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Consumers’ Research Commends Repeal of CFPB Arbitration Rule
Last night, the U.S. Senate voted to rescind the Consumer Financial Protection Bureau’s (CFPB’s) Arbitration Rule under the Congressional Review Act. Passed by the House in July, the Joint Resolution now heads to the White House. Consumers’ Research commends the Senate on its action, and we encourage President Donald Trump to sign the Joint Resolution of Disapproval as soon as possible.
The CFPB sought to push consumers towards class-action litigation by banning the use of mandatory arbitration clauses in financial services contracts. The Bureau’s own research shows that in arbitration, consumer complaints are resolved in months with an average compensation of just under $5,400 from arbitration. That same research found that class actions lawsuits take years to conclude and only return an average of $32 to consumers, often in the form of free credit monitoring and other non-monetary rewards.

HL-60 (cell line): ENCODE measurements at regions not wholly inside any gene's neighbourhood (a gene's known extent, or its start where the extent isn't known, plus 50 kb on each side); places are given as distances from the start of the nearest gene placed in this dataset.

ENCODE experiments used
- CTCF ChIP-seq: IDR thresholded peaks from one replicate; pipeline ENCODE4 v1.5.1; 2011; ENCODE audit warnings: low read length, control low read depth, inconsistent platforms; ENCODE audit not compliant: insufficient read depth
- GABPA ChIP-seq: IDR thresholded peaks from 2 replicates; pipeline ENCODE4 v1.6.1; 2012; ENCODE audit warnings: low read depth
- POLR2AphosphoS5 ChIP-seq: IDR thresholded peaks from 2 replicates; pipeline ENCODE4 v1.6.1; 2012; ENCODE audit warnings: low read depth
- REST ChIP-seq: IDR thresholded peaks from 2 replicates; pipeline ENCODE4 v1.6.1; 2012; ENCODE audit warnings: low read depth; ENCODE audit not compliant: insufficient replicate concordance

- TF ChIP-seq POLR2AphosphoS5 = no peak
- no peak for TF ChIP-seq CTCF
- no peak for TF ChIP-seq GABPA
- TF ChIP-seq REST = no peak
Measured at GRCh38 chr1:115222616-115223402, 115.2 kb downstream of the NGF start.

Kyle Burgess, Consumers’ Research’s Executive Director, made the following statement on the repeal:
In striking down the CFPB’s Arbitration Rule, the U.S. Senate has made it clear that it supports the best interests of everyday consumers over that of trial lawyers. Had the Arbitration Rule gone into effect, it would have increased the cost of credit and led to consumers receiving worse outcomes when they resolve disputes with financial services companies.”
For more information on why this rule harms consumers, see here: http://consumersresearch.org/how-the-cfpbs-arbitration-rule-hurts-consumers-and-helps-lawyers/
Washington, D.C., October 5 – Founded in 1929, Consumers’ Research is the nation’s oldest consumer organization that seeks to increase the knowledge and understanding of issues, policies, products, and services of concern to consumers. For more information, visit: http://consumersresearch.org/ and follow Consumers’ Research on Twitter at @ConsumersFirst.